If Tim Tebow ever decides to ditch minor-league baseball with the Mets for a return to football in Florida, the offer is on the table.
Steve Spurrier, the legendary college football coach who is returning to the sidelines next year with the upstart Alliance of American Football league, has invited his fellow former Florida Gators star to be his quarterback in Orlando.
“That would be wonderful,” Spurrier said of Tebow joining his team on the “Open Mike” radio show Monday, according to the Orlando Sun-Sentinel. “I think Tim knows about our league. He knows he’s welcome to come down (to Orlando) and play.
“Obviously, if his baseball career is going well, he may decide to stick with it, which I would certainly understand. But if it doesn’t go too well and he has the urge to play football, we would certainly welcome him in Orlando.”
Baseball isn’t going swimmingly for Tebow, who after joining the Mets’ big-league camp for his second spring training is hitting just .182 in three games at Double-A Binghamton. He hasn’t given up on his major-league dreams, however, and even kicked off his unlikely promotion to the Mets’ upstate New York affiliate with a home run on the very first pitch he saw last week.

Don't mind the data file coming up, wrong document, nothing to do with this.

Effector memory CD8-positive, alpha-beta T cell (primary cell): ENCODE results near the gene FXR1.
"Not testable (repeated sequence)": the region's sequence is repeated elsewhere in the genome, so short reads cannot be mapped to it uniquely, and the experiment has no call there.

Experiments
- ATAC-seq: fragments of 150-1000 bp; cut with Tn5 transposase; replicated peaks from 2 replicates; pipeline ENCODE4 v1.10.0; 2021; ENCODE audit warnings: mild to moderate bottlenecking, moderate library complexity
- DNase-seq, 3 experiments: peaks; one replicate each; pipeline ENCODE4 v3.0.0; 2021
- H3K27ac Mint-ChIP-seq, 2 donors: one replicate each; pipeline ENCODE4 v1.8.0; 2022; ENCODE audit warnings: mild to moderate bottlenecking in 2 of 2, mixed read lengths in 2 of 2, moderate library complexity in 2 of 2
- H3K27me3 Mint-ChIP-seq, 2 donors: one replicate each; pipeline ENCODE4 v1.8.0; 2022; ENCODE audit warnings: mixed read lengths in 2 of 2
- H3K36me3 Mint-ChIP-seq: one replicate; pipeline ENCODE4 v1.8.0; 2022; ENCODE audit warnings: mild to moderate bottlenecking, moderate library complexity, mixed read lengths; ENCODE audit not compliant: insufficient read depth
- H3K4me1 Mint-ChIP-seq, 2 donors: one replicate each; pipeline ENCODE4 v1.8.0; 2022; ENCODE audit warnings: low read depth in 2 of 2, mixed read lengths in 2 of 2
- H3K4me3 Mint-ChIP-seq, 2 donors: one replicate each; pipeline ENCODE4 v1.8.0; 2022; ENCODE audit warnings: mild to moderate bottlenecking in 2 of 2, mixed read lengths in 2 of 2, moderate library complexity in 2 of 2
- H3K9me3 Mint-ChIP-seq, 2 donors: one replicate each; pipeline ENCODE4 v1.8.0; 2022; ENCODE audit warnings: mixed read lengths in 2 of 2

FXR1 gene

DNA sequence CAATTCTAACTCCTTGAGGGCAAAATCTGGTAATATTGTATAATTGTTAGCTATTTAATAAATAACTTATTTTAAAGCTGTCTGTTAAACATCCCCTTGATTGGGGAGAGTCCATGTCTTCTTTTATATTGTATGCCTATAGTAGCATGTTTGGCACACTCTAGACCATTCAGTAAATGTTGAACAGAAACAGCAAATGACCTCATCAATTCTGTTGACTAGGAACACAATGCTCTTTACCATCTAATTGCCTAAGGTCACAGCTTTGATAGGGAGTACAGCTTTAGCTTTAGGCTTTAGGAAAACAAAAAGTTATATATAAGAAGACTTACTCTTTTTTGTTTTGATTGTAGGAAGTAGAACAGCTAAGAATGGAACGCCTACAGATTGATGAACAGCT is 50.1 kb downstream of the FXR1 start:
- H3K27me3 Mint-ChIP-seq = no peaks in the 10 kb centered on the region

He spent last season between low and high Class A-ball, batting .226 with eight home runs and 52 RBI in 126 games while working as a college football analyst. Despite the fanfare and the unreasonably high hopes of Mets GM Sandy Alderson, Tebow’s future isn’t in Major League Baseball.
But the former Jets and Broncos QB hasn’t expressed a desire to go back to the gridiron, either. He said earlier this year that he’s received offers from NFL teams to play positions besides quarterback, but he’s not interested.
Tebow’s two national championships and Heisman Trophy with Florida and brief NFL success in Denver became distant memories by 2015, when he was cut by the Eagles during his final preseason.
Still, the 30-year-old has time to give Spurrier an answer. The AAF, an eight-team, eight-city pro league, is set to debut one week after Super Bowl LIII on Feb. 9, and run through the spring.
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